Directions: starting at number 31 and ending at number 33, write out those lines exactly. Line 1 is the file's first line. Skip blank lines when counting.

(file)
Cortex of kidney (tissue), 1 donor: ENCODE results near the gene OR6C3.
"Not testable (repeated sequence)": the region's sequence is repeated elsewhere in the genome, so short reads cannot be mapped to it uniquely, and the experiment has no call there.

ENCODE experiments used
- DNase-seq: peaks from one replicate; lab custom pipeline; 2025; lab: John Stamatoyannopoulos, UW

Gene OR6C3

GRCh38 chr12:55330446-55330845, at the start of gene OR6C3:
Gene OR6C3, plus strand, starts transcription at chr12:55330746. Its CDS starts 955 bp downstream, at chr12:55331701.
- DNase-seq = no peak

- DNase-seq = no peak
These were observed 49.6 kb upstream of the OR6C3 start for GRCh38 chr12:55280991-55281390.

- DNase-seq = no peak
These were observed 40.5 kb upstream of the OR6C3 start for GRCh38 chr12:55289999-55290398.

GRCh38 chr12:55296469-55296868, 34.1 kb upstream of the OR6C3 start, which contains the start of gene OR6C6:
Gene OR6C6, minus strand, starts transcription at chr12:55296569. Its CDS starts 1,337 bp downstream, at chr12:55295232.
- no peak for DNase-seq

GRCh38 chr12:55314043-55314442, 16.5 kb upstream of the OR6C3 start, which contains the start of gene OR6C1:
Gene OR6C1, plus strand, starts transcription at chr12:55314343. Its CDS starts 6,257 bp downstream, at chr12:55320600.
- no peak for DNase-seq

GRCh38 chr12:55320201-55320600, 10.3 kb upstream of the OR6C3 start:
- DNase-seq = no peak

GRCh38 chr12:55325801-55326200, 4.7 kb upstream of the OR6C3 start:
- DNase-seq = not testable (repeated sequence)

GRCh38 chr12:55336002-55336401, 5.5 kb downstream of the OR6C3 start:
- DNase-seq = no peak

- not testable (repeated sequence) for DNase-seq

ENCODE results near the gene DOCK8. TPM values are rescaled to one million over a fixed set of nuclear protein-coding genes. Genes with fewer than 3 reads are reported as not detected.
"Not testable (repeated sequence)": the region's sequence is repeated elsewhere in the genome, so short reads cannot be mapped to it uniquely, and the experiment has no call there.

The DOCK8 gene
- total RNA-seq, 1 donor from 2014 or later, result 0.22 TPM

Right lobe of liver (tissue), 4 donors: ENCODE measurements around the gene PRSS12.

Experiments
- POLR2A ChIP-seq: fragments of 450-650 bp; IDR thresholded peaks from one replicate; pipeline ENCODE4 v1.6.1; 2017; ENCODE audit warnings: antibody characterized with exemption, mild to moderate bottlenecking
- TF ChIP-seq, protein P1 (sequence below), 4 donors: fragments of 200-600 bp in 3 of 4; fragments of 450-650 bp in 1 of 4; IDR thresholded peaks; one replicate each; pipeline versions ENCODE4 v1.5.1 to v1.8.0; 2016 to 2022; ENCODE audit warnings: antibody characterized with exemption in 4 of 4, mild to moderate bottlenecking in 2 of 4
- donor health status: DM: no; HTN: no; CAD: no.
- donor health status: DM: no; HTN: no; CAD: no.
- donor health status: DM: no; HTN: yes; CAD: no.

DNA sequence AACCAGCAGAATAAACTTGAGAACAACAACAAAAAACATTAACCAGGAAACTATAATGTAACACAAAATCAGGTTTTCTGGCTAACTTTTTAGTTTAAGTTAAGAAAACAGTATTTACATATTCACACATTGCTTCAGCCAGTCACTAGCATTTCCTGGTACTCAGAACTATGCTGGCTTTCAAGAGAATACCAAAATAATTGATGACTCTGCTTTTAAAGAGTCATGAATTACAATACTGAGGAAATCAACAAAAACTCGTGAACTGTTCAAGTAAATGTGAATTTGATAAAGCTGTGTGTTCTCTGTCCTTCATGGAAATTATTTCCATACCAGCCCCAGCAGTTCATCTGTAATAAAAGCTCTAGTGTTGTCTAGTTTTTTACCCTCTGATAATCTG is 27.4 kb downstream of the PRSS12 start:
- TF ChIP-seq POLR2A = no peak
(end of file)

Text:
Experiments
- POLR2A ChIP-seq: fragments of 450-650 bp; IDR thresholded peaks from one replicate; pipeline ENCODE4 v1.6.1; 2017; ENCODE audit warnings: antibody characterized with exemption, mild to moderate bottlenecking
- TF ChIP-seq, protein P1 (sequence below), 4 donors: fragments of 200-600 bp in 3 of 4; fragments of 450-650 bp in 1 of 4; IDR thresholded peaks; one replicate each; pipeline versions ENCODE4 v1.5.1 to v1.8.0; 2016 to 2022; ENCODE audit warnings: antibody characterized with exemption in 4 of 4, mild to moderate bottlenecking in 2 of 4